Morsi, Muslim Brotherhood leaders arrested

Morsi, Muslim Brotherhood leaders arrested
Military special forces march as they surround supporters of Islamist leader Mohammed Morsi in Nasser City, Cairo, Egypt on July 3, 2013. Egyptian Defense Minister Abdelfatah al-Sissi announced on July 3, 2013 the ousting of Islamist President Mohamed Morsi. UPI/Ahmed Jomaa | License Photo

Among the first acts of the newly installed, military-backed government in Egypt was the arrest of former President Mohamed Morsi and the top leadership of his Muslim Brotherhood party.

The arrests appeared to counter the army's promises to prevent attacks on Morsi's supporters and new President Adly Mansour's intent to lead a government "inclusive of all political factions."


The Muslim Brotherhood's spokesman Gehad El-Haddad said Morsi had been put under house arrest Wednesday night. and "hundreds of names" of Brotherhood leadership had been added to an "arrest list."

The wanted include Mohammed Badie and Khairat el-Shater, the leader of the Muslim Brotherhood and his deputy, who were often considered the power behind Morsi's presidency, allegedly for the deaths of eight protesters killed in clashes outside the Brotherhood's Cairo headquarters.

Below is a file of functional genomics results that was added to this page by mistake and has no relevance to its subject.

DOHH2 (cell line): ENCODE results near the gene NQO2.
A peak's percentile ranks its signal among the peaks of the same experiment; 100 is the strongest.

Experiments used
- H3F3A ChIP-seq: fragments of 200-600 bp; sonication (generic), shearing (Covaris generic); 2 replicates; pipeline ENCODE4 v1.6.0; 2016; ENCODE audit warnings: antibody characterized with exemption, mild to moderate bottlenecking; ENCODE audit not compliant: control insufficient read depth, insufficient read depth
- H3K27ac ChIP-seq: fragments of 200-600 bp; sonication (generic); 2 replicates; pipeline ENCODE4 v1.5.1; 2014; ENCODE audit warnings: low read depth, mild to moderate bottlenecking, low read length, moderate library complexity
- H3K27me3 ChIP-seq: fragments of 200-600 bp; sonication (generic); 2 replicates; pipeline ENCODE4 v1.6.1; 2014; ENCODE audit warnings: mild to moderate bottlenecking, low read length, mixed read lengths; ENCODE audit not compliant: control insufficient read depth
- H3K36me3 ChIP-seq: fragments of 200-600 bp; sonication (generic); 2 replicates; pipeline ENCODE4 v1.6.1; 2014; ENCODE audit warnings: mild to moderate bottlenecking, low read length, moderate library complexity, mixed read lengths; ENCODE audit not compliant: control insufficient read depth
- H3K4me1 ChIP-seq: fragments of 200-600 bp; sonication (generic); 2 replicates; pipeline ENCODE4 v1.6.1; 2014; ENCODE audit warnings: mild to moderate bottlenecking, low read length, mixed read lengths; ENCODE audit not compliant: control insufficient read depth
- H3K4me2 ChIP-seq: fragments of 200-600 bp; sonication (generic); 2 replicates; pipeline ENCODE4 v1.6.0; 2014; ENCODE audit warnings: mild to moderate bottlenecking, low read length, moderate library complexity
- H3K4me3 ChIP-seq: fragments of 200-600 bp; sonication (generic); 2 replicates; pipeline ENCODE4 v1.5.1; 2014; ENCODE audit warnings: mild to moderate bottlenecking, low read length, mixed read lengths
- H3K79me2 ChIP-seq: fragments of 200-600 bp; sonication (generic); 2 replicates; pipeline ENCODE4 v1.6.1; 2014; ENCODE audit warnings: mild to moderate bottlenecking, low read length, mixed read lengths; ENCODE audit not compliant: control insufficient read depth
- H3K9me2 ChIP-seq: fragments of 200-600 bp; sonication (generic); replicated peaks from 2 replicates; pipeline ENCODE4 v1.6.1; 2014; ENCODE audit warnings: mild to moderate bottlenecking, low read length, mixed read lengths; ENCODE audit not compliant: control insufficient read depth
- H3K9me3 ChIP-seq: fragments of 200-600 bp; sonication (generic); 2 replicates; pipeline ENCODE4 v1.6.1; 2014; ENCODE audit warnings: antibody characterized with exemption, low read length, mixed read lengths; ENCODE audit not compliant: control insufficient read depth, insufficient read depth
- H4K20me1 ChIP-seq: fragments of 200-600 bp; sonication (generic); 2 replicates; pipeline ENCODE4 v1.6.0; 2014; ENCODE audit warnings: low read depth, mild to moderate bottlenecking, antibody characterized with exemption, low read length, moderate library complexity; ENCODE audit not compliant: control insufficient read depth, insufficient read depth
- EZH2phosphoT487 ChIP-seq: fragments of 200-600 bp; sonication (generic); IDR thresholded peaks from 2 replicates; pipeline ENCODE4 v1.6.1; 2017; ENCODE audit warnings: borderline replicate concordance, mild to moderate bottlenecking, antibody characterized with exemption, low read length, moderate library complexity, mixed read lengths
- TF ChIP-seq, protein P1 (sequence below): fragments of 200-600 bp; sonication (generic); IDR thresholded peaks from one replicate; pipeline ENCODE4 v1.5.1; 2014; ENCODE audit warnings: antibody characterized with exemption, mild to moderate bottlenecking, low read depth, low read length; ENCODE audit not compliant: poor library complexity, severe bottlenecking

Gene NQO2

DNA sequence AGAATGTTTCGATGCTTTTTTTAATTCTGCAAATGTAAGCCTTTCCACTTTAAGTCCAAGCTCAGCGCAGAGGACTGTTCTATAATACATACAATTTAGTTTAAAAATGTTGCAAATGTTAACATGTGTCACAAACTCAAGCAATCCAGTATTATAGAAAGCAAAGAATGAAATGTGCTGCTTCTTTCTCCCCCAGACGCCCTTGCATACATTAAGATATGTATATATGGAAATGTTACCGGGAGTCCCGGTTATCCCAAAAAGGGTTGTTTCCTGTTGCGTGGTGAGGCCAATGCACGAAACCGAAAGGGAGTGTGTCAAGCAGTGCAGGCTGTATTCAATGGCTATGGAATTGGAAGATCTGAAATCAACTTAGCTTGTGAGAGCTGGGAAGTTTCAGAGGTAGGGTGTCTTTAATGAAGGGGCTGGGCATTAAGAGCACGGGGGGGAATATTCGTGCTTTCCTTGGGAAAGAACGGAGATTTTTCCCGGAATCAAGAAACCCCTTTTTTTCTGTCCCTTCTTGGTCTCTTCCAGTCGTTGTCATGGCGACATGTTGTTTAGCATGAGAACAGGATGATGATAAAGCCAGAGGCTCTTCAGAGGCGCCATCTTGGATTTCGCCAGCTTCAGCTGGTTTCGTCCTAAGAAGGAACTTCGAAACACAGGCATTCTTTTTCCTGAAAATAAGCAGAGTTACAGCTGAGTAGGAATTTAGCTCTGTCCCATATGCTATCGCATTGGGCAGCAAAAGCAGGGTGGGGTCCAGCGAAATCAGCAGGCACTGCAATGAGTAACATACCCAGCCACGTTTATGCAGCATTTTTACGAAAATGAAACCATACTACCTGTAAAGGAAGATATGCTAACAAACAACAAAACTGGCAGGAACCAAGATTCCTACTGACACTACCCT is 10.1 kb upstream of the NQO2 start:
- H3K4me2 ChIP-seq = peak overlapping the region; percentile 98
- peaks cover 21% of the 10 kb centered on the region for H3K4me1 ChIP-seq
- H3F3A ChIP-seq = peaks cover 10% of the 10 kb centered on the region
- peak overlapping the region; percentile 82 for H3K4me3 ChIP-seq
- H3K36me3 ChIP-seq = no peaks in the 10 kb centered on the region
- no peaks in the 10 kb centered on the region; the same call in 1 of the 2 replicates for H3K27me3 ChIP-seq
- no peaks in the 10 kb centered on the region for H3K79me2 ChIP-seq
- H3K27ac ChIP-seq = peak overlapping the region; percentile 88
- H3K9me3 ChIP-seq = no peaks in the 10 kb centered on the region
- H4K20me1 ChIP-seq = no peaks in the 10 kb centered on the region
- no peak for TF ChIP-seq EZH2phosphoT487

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El-Haddad also confirmed the arrests of Saad el-Katatni and Rashad Al-Bayoumi, the chief and deputy of the Brotherhood's Freedom and Justice Party.

Meanwhile, Morsi was defiant. He issued a statement, taped and delivered to the news agency Al Jazeera.

"The world is looking at us today," he said. "We by ourselves can bypass the obstacles. We, the sons of Egypt, the sons of this country -- this is the will of the people and cannot be canceled."

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Al Jazeera's Cario headquarters, along with the Muslim Brotherhood's television station, Egypt25, and other news channels accused of being pro-Morsi were shut down. Some staff members were detained and later released.

"I don't believe closing down any newspaper or any channel is a useful measure... but we are going through a very critical time here, the situation is dangerous," said a spokesman for the National Salvation Front. "I hope this is an exceptional measure that will last only for a few days, but when you have a critical time of change like this and you have some other people who are trying to incite supporters to go and fight I don't think it is useful to have these channels working at these critical hours."

A "deeply concerned" President Obama, in a carefully measured response to the tumult, warned the newly installed government against making arrests of the ousted leadership and urged President Mansour to quickly hold legitimate elections to restore a democratically elected government.

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"The voices of all those who have protested peacefully must be heard -- including those who welcomed today’s developments, and those who have supported President Morsi," he said. "In the interim, I urge all sides to avoid violence and come together to ensure the lasting restoration of Egypt’s democracy."


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